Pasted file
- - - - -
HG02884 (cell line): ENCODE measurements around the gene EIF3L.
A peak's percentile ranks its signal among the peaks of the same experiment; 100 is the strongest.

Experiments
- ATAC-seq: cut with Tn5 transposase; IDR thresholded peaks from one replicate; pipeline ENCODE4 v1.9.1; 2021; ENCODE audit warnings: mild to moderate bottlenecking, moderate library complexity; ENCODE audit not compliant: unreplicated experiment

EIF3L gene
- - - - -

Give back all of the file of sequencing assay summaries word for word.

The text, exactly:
HG02884 (cell line): ENCODE measurements around the gene EIF3L.
A peak's percentile ranks its signal among the peaks of the same experiment; 100 is the strongest.

Experiments
- ATAC-seq: cut with Tn5 transposase; IDR thresholded peaks from one replicate; pipeline ENCODE4 v1.9.1; 2021; ENCODE audit warnings: mild to moderate bottlenecking, moderate library complexity; ENCODE audit not compliant: unreplicated experiment

EIF3L gene